Local woman admits to sending meth-laced mail into federal detention center
For Immediate Release
U.S. Attorney's Office, Southern District of Texas
CORPUS CHRISTI, Texas – A 55-year-old woman has pleaded guilty to mailing meth-laced papers disguised as mail to the Coastal Bend Detention Center (CBDC), announced U.S. Attorney Jennifer B. Lowery.
Gail Hostetter, Corpus Christi, pleaded guilty to knowingly and intentionally possessing and attempting to provide meth to an inmate.
On Jan. 29, 2021, Hostetter mailed a letter purporting to be from a local law firm to an inmate at CBDC. However, facility staff intercepted it and sent it for testing. The mail tested positive for meth. Law enforcement subsequently executed a search warrant on Hostetter’s residence where they found additional empty envelopes pre-addressed from various local law firms.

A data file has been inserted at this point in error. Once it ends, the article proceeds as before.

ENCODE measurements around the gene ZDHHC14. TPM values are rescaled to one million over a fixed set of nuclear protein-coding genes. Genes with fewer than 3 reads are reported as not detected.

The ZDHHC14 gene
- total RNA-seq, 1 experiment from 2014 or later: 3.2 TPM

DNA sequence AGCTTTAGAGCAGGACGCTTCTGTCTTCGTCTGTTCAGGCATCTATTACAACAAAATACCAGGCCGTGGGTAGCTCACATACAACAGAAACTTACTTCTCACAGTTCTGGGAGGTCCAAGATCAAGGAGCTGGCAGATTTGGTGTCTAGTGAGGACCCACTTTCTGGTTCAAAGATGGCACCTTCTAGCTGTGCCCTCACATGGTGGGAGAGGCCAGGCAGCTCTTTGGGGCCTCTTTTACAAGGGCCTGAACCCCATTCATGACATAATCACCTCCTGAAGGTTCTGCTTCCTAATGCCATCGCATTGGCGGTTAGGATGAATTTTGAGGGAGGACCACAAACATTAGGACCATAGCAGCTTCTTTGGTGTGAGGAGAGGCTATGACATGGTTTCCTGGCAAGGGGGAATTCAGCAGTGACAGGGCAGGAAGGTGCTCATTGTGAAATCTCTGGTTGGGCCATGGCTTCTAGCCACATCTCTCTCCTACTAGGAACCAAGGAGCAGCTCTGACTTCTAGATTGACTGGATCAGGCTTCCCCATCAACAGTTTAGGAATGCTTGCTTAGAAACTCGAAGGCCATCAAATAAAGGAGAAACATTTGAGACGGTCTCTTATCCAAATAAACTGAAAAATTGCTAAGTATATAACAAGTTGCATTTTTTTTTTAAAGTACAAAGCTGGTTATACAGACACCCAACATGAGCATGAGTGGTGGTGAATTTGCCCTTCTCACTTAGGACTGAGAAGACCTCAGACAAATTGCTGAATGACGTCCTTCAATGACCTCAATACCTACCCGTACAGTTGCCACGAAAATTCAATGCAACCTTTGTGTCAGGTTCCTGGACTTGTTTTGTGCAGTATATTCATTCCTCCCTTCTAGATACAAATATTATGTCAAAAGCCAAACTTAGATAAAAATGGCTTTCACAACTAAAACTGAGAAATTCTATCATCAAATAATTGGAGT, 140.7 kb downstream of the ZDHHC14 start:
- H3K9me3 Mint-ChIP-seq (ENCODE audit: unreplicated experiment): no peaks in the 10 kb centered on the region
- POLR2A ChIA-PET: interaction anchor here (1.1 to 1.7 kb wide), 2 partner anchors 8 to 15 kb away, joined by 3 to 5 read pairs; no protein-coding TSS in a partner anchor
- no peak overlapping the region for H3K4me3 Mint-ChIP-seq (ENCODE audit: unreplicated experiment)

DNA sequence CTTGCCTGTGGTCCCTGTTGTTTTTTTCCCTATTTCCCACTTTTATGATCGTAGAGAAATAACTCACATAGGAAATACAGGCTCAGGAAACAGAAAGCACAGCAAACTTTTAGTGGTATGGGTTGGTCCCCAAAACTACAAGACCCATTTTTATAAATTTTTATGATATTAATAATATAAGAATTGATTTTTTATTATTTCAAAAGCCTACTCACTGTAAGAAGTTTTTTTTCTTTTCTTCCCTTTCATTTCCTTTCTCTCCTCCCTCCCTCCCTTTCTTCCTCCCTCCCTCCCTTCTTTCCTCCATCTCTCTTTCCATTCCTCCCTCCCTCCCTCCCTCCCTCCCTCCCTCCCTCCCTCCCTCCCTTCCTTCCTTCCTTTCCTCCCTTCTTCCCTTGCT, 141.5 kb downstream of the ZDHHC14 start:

The investigation revealed the inmate devised the plan and recruited Hostetter among others to mail meth-laced papers into the detention center. The scheme involved creating envelopes designed to look like legal mail.
As part of her plea, Hostetter admitted to mailing meth into a jail facility on at least one other occasion.
U.S. District Judge Nelva Gonzales Ramos will impose sentencing Oct. 18. At that time, Hostetter faces up to 20 years in federal prison and a possible $250,000 maximum fine.
She has been and will remain in custody pending that hearing.
The Bureau of Alcohol, Tobacco, Firearms and Explosives and Homeland Security Investigations conducted the investigation with the assistance of the U.S. Marshals Service, The GEO Group, Drug Enforcement Administration, Corpus Christi Police Department, U.S. Postal Inspection Service, Bureau of Prisons and FBI Miami Task Force. Assistant U.S. Attorney Christopher Marin and John Marck are prosecuting the case.
Updated July 21, 2022